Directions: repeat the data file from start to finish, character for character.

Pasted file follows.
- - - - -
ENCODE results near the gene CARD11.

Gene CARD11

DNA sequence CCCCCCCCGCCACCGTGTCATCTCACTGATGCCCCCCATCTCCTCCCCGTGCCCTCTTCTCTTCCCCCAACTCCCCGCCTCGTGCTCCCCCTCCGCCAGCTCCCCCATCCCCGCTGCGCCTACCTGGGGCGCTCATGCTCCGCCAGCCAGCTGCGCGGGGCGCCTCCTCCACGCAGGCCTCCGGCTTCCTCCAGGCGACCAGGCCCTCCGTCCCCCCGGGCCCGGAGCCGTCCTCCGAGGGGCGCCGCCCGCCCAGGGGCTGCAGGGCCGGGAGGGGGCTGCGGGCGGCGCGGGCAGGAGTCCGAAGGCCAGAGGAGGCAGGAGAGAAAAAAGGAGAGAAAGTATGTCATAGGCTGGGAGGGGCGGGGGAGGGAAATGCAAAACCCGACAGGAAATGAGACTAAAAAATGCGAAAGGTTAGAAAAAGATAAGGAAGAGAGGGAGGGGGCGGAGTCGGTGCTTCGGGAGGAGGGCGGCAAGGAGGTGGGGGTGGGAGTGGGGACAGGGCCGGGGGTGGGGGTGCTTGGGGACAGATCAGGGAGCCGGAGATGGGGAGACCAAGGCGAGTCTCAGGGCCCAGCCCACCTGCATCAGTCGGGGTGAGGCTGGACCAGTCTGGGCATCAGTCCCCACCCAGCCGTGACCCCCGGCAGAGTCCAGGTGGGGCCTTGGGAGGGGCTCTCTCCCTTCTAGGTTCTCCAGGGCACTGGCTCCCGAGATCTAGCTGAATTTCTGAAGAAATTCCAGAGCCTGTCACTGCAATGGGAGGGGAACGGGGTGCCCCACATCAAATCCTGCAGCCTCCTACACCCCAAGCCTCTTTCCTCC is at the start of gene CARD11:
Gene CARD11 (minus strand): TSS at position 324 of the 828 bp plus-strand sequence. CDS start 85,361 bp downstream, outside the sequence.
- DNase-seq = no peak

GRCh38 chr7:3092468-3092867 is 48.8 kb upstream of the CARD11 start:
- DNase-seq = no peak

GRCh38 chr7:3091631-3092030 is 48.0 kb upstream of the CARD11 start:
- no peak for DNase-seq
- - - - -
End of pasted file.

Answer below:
ENCODE results near the gene CARD11.

Gene CARD11

DNA sequence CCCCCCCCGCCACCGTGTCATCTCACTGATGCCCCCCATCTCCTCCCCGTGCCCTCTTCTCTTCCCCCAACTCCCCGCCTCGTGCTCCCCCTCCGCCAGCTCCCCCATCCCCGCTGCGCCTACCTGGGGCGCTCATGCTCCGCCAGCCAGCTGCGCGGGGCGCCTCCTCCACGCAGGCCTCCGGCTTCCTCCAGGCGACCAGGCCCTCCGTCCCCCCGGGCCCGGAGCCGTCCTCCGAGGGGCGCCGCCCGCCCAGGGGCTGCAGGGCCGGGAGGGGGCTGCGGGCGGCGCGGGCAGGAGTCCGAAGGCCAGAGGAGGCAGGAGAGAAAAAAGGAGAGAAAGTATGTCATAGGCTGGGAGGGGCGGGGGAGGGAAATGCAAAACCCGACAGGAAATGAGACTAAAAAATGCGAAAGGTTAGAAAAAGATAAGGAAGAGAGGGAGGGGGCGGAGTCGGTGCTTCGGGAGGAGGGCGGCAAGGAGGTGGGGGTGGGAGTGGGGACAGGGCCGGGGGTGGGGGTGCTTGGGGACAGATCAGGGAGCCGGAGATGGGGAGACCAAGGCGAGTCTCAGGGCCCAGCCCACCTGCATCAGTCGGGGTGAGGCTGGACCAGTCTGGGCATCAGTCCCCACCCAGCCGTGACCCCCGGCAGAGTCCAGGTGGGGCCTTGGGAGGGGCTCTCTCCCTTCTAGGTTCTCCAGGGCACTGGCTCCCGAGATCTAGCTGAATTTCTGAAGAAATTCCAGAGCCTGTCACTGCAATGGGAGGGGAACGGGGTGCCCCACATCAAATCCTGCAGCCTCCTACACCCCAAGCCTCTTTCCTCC is at the start of gene CARD11:
Gene CARD11 (minus strand): TSS at position 324 of the 828 bp plus-strand sequence. CDS start 85,361 bp downstream, outside the sequence.
- DNase-seq = no peak

GRCh38 chr7:3092468-3092867 is 48.8 kb upstream of the CARD11 start:
- DNase-seq = no peak

GRCh38 chr7:3091631-3092030 is 48.0 kb upstream of the CARD11 start:
- no peak for DNase-seq